Patience

At a restaurant eating at the bar and things are going well. What that means is I have food and beer within arms reach. There’s no seat beside me because someone took it to use at the other end of the bar. More room for me. After a while a girl brings a chair over and another girl stands next to it. I pay little attention to them until standing girl starts using my chair as a foot rest and leaning apparatus.

Truth be told that’s not what got my attention. It made me aware she was there but my attention was turned when I heard a sentence that sounded amazingly like,

“Like I was talking to like my mother like and she like got so pissed like because like she’s like that.”

That’s a third of a sentence I surely didn’t like.

Please believe me when I say the banality of her conversation didn’t diminish. But now that it was floating into my ear hole I felt trapped. If I’m not clued in to a conversation everything can pass me. But once my attention is there at least one of my ears is getting assaulted.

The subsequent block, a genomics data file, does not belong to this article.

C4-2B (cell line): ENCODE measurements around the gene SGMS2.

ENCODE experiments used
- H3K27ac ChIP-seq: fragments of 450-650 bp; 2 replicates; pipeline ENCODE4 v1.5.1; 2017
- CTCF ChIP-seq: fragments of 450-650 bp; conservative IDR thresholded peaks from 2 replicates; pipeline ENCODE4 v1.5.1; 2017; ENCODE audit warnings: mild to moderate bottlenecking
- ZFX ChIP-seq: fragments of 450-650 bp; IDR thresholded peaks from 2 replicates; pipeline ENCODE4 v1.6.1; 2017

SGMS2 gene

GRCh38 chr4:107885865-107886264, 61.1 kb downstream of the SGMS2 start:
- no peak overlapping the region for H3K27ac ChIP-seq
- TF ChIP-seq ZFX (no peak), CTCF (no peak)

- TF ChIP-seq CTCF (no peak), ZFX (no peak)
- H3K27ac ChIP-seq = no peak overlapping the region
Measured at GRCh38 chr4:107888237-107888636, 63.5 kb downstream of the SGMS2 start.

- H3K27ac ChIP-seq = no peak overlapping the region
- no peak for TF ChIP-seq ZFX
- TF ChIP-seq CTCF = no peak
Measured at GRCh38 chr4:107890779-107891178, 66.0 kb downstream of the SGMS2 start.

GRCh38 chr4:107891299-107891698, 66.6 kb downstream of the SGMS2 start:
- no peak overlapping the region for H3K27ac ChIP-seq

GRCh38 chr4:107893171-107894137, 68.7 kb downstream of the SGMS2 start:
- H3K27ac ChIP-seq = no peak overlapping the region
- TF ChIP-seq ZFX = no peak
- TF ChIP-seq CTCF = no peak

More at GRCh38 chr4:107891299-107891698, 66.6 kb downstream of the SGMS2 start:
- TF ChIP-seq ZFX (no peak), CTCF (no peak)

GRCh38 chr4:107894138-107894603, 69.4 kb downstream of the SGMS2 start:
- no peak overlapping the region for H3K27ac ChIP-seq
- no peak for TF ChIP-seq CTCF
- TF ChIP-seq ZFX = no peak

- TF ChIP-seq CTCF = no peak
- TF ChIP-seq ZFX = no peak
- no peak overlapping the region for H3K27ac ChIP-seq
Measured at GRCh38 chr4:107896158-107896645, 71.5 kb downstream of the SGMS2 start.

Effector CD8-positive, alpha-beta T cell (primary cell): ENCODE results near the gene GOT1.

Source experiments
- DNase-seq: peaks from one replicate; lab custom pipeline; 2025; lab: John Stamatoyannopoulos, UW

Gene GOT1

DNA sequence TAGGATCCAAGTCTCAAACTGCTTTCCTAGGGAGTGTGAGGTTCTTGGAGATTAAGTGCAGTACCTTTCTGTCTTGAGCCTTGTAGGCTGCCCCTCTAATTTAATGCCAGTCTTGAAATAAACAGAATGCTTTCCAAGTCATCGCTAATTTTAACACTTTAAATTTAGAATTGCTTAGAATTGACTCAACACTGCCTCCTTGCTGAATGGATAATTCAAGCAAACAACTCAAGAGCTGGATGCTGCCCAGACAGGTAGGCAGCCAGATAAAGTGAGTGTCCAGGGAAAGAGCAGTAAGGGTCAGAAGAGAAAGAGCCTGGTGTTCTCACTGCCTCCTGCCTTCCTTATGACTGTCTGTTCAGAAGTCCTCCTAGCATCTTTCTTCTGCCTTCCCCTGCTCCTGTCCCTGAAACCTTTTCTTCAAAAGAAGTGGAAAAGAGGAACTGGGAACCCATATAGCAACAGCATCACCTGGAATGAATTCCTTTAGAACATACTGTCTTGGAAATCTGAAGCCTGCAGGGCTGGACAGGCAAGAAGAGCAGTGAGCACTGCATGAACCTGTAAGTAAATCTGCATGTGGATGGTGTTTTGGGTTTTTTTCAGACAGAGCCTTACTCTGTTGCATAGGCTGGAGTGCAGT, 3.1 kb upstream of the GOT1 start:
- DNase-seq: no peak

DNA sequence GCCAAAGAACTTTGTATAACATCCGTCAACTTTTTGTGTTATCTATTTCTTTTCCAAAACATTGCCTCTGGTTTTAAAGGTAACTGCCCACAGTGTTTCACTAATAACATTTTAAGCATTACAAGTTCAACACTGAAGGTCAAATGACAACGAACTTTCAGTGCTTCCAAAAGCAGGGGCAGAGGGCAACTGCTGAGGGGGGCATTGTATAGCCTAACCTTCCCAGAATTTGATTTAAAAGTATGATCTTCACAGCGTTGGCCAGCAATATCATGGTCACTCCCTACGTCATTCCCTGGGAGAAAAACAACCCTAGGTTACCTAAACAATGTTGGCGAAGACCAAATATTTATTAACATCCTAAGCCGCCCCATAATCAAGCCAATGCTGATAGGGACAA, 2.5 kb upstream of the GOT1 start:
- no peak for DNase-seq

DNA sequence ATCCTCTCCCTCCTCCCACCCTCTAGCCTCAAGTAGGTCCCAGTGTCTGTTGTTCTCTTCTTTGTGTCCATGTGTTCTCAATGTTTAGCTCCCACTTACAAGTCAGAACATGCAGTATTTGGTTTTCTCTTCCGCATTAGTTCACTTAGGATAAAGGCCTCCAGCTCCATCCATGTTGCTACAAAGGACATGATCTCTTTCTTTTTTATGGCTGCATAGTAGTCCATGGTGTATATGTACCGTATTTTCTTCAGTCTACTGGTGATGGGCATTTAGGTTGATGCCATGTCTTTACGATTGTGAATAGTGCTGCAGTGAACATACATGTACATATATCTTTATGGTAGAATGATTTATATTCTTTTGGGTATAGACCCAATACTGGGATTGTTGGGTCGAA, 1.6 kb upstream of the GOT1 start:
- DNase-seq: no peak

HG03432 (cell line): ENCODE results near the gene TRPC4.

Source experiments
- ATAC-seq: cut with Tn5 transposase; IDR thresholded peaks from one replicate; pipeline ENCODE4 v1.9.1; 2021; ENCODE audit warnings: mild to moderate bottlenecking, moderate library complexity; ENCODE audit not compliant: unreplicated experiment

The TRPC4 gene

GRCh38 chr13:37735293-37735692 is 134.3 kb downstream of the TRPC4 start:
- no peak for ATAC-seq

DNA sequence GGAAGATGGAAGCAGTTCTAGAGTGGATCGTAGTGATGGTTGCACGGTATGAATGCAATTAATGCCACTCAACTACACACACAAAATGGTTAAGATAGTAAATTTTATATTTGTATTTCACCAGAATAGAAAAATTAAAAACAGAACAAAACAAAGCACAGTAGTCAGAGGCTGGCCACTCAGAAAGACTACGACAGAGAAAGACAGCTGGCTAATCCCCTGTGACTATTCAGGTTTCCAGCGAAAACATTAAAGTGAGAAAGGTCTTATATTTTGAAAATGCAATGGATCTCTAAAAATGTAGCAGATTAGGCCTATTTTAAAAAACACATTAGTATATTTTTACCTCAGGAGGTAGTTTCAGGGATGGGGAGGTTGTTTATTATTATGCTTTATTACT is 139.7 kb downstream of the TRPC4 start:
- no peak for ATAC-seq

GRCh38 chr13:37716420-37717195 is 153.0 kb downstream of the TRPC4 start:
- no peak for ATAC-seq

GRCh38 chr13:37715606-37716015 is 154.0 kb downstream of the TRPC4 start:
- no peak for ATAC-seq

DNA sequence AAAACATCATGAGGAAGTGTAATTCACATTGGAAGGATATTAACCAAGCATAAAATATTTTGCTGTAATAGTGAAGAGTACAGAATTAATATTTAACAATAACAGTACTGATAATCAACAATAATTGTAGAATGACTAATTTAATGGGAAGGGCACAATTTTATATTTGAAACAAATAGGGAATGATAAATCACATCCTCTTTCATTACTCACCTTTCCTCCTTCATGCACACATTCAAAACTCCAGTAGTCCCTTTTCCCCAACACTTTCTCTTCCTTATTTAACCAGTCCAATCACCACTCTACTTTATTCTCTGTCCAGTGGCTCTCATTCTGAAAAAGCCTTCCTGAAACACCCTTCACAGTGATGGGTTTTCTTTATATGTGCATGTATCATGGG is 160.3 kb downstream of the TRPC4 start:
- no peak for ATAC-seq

At one point she regaled her friend with her escapades of the night before. If a recap such as this, “So, like, let me tell you about, like, last night. We went to, like, a billion places. I got home at, like, three. My mother was so, like, pissed.” can be considered regaling.

At this juncture I must remind everyone that this is a person above the legal drinking age by at least a year or two. We’re not talking about a sixteen year old with a face full of deep aging make-up and bitching fake ID. All I’m saying is she should be way past her flagrant additional word usage. Like that’s all I’m saying.

Some times goes by and we’re now watching a game on TV. Could be curling, could be sumo wrestling, we don’t control the remote. All I know is my listening device has died of boredom so I’m not as clued in to her conversation. Pray for my ear, it’s heard many harrowing things.

The bartender comes down to inform the group, which has now swollen to four, that a table in the bar has opened up so asks if they’d like it.